What is it about aspirational South African opposition parties and the names they choose? In the run up to the last general election we had the ANC breakaway party jointly led by Mosiuoa (Terror) Lekota and Mbhazima (are those cigars free?) Shilowa. I thought at the time that it was an odd marriage but it took only a few months to deteriorate to a point that would have made Charles (Arty-choker)Saatchi and Nigella Lawson look like a loving couple by comparison.
The name they chose was Congress of the People which sounds perfectly credible if you say it slowly. So much so that you might even have been tempted to vote for them, despite the lacklustre leadership. Once they became more widely known as COPE though all credibility was blown. Heaven knows which brand guru advised them but surely they could have foreseen that the name would lead to all manner of mockery.
At the height of their organisational struggles I referred to them as COPE LITE but that was mild compared to other unflattering derivations. It soon became pretty apparent that COPE couldn't cope. They couldn't even sort out the infighting within their own ranks so how on earth could they be expected to run a country? Or even a province? No hope for COPE. You see what I mean about it being a name that just invites derision?
Now we have Agang, which is a Sotho word meaning "to build" according to Wikipedia. Nothing wrong with that except that most people won't necessarily remember the significance when some smartarse young journo reports on a bumper bashing at an election rally with the headline "Agang Bang". As a party name it is has all sorts of disadvantages. It doesn't mean anything to most people, it's massively open to sub editorial abuse and it sounds like you're clearing your throat of phlegm when you say it properly.
Which is why I've decided to call my new party the South African Patriotic Alliance or SAPA. That way we can guarantee a mention in the media virtually every day. Followers of this column in its various post Sunday Times incarnations will know that the idea is not entirely new. I have punted it before to great acclaim and I may even have previously called it the South African People's Alliance. I changed my mind about that because I don't want just anyone thinking they're welcome to vote for us at the next election.
Obviously I am the leader of the party at the moment but as membership numbers swell I will be elevating myself to the position of Life Chairman of SAPA and inviting others to do all the hard work.
I'm currently working on the election manifesto and I have to say it has much in common with my good friend Julius Malema's Economic Freedom Fighter declared electoral objectives. Put simply, anything that Julius has said EFF will do then we will do the opposite.
For example, we will sell off all state assets to the highest bidder. I don't think politicians make good businessmen because there is too much temptation to rig deals and pocket bribes. SAPA intends to remove that temptation. We also intend to go back to all those spivs who flogged us overpriced fighter jets, submarines and what have you and ask them to buy them back please. After all, they've not even been used. We know we're going to take a knock on the deal but if we can get back even half of the billions that were spent on unwanted weaponry then we can start building decent homes and schools for our people.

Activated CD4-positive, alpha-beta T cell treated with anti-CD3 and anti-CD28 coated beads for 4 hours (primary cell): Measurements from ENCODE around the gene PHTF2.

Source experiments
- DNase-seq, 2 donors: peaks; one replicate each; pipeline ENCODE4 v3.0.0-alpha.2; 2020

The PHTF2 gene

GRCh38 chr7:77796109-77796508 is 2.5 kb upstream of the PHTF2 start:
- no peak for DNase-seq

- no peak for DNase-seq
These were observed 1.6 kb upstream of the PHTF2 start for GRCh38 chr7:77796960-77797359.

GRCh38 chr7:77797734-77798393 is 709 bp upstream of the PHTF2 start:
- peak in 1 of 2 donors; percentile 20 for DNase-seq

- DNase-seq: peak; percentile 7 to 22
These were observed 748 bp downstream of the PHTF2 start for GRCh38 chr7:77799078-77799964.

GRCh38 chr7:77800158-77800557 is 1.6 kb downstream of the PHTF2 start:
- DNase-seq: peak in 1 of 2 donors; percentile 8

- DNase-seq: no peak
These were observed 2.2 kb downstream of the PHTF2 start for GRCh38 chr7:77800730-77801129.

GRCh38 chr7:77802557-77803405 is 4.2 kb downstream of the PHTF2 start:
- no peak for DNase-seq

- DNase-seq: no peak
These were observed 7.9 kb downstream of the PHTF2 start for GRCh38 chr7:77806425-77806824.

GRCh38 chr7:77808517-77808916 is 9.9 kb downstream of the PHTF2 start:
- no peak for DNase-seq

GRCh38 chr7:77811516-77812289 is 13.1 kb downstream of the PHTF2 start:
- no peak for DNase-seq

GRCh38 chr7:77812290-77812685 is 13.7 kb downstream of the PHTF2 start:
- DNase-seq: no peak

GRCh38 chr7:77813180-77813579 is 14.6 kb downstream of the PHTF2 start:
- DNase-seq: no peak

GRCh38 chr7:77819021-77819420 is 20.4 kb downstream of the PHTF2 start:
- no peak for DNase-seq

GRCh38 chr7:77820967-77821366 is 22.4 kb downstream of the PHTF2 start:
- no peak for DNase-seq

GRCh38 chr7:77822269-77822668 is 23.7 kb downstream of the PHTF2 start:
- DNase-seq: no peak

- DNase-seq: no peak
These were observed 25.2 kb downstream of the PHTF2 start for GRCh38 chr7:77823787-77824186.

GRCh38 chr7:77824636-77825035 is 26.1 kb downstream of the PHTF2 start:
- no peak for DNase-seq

Being slightly to the right of mainstream politics in SA (our slogan is "because you know we're right") we expect some flak from all those free loading lefties doing non jobs in academic institutions and quasi government organisations. When SAPA comes to power all non economically productive jobs will have to be sanctioned by the party chairman. So people who claim to be directors of the Institute for Research into Democracy (or similar nonsense) will either have to justify their existence or find a real job.
A unique selling feature of SAPA is that our members of parliament will not draw a salary. They will be expected to be independently wealthy which is why they will have the time and energy to devote to the upliftment of others. They will obvioulsy be able to claim reasonable expenses and will enjoy free air travel on official business.
Neither will they get free cars or houses. What job offers not one but two expensive executive cars to people of unproven ability? We will be getting rid of that nonsense and saving the tax payer a fortune. If you haven't got your own wheels then you can't become a SAPA candidate. It's as simple as that.
Twitter, Facebook and all the other fripperies of the cyber age will be closed down under a SAPA government and people will be encouraged to interact with one another on a personal level instead, using their real names rather than calling themselves something daft like @RobertinSydney. We believe that this will lead to a far more balanced and happy nation because the tedious minutiae of very dull people's lives will no longer be on public display 24/7.
Tobacco and alcohol advertising will enjoy government sponsorship and SAPA will insist on every town having a pub where you can smoke and drink at the same time. Speed limits on motorways will be lifted to 200km/h and taxi drivers will have a dedicated lane with a top speed limit of 80km/h.
We make no promises to create jobs because that's not what governments are supposed to do. What we will do though is rip up all the current labour legislation and let market forces decide. Let's face it, we might be new to government but we can't make a bigger hash of things than the current bunch surely.
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